Valencia. Until this moment, many people likened him to fellow Brit Chris
Boardman, who over a short distance time trial was brilliant, but who struggled
in the mountains, but Millar had changed. He was a fuller rider, something that
would help him in the future. In this year, David won the Manx Intetnational,
but his season will probably be remembered for his ride in the Criterium
International, where he lost to Credit Agricole's Jens Voigt by less than a
After reviweing his progress since he had joined the team, the Cofidis
management thought it was time to enter David into the 2000 Tour de France. When
they signed David when he was 20, they made sure he was not "thrown in at the
deep or," so to speak, but they watched his progress carefully. Before July, he
had had a rather quiet season, finishing ninth in the Route du Sud.
His object for the TdF was to win the Stage One time trial (it was over a
certain distance, so it wasn't a Prologue) at Futuroscope. It was a slightly
technical course over the roads in the Poiters area, which had a short, sharp
climb near the start. The first timecheck was at the top of the climb, so it
wasn't a correct indication of who the fastest rider over the distance would be.
David started off near the end of the 180 + riders, and was instantly quick. He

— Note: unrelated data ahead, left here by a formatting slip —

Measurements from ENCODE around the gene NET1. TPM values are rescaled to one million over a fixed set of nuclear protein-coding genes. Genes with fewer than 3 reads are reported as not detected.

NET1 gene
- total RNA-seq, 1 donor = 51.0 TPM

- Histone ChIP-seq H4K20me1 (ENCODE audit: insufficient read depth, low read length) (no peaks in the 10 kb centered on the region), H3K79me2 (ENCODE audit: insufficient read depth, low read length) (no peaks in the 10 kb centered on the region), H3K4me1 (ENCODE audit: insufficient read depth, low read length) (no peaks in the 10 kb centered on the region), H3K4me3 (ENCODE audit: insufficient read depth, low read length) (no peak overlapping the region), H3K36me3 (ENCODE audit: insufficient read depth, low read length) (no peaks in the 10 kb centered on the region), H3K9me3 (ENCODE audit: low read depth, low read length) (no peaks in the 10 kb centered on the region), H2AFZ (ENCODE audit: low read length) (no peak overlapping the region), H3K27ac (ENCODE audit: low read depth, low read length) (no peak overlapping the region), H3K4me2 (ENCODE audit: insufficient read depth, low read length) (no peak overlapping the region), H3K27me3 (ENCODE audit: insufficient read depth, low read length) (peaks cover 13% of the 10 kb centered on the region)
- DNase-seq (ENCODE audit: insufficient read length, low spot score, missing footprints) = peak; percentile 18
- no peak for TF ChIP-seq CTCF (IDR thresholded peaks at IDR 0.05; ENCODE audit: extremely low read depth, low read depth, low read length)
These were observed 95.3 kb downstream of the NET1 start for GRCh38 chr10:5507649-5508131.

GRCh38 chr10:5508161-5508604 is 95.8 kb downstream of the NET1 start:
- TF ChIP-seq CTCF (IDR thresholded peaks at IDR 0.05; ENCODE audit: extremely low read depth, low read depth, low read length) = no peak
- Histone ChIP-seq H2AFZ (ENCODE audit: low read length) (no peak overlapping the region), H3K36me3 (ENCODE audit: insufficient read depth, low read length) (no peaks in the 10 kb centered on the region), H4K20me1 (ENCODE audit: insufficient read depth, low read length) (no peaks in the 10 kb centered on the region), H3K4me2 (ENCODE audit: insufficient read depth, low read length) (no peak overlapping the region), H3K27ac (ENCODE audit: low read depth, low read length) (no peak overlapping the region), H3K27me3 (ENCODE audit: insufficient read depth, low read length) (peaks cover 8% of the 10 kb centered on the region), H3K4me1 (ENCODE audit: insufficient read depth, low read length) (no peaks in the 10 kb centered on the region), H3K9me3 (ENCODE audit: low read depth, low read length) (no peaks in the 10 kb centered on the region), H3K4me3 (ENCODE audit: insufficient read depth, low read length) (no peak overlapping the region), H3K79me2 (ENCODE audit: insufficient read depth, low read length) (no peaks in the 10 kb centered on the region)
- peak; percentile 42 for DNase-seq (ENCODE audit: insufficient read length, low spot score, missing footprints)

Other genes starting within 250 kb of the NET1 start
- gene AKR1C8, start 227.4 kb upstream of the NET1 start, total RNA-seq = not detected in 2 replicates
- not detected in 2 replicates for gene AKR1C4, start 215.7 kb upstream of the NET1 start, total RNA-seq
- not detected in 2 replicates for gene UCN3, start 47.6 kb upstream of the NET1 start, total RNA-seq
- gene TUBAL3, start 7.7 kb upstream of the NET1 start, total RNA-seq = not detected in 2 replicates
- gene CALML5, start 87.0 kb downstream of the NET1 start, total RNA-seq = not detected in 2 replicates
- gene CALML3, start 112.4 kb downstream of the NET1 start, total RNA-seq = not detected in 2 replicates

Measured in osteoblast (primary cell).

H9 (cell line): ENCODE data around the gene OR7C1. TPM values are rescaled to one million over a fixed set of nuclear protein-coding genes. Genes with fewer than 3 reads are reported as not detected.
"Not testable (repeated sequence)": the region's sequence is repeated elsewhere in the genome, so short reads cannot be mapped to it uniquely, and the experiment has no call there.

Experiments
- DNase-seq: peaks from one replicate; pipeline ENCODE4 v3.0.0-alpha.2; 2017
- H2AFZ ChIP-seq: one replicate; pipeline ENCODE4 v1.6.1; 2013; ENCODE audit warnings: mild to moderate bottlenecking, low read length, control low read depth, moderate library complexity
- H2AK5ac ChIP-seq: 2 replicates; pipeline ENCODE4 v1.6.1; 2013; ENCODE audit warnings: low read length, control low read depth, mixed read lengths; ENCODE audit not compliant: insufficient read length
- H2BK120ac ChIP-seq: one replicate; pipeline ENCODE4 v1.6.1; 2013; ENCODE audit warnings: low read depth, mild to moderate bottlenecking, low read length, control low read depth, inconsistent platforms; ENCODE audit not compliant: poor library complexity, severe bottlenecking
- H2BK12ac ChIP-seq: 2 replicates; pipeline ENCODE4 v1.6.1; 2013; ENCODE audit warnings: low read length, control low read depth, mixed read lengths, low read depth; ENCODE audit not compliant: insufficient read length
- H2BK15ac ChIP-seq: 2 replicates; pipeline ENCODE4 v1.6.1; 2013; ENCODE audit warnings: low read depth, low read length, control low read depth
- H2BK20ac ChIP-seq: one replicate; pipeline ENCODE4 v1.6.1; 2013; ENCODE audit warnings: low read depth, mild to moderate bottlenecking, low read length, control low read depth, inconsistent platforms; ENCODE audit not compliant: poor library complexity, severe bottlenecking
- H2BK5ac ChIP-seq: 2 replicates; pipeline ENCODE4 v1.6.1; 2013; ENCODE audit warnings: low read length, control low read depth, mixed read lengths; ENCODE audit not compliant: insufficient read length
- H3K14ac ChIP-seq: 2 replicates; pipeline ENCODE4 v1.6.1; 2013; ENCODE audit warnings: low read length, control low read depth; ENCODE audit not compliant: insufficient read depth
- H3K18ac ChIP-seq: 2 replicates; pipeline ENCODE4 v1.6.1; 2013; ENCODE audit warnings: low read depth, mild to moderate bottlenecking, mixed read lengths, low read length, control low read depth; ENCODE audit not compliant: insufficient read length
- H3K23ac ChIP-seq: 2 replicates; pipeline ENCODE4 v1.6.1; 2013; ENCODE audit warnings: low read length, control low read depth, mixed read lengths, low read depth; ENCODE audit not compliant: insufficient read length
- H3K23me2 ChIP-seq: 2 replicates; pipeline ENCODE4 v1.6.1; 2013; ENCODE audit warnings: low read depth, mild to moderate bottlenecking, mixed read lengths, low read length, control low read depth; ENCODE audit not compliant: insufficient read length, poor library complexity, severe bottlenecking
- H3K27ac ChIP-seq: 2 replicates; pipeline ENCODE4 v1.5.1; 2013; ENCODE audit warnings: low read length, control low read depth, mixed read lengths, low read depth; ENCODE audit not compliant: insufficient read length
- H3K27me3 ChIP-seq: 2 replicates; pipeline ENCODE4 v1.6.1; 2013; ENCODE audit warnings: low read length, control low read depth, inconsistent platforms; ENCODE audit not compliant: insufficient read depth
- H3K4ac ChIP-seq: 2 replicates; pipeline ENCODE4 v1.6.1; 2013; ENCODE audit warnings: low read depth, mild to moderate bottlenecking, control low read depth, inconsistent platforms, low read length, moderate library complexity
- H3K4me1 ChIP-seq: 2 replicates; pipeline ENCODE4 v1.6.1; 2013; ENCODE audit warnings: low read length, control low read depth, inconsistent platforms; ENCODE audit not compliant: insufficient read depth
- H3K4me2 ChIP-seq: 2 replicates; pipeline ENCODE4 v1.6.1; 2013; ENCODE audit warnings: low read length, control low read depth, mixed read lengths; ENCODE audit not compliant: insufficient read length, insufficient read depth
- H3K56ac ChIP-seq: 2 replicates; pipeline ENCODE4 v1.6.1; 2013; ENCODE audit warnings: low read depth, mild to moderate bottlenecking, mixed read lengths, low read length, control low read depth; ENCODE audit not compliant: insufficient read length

rode well over the climb (where the fastest time was set by Festina's Marcel
Wust, of all people) and kept up his momentum and rhythm to post the fastest
time of the riders who had so far finished. As Lance Armstrong set off, it was
obvious that he was the only rider who could really trouble Millar's time. Ahead
at timecheck one, Lance ended up losing a few seconds in the middle of his ride,
time that he was unable to make up, finishing two seconds behind Millar, the man
who was making his tour debut.
For the next days, Millar rode in yellow behind his Cofidis team, who - with
the exception of team leader Franck Vandenbroucke - were delighted with the
young Scotsman's ride. He was involved in a crash at the finish of one stage
which nearly lost him the jersey, which he did give to another rider after the
Team Time Trial. He did finish the Tour - over 2 hours down on the winner- but
had come out of it a stronger rider. He was hurt from his crashes, but he made
sure he carried on.
He set his sights high for 2001. He won the final two stages in the Circuit
de la Sarthe, which were enough for Millar to win the race overall. He came
second in Paris-Camembert. From the outside, it seemed as if Millar could win
the Prologue of the Tour, which was being held in Dunkirk. Inside, however,
Millar was tired and overraced. Pushing too hard in the Prologue, David crashed
on the final corner. He lost a lot of time and was sore. But, bravely, he
battled on. From the next stage until the day he retired- just over a week into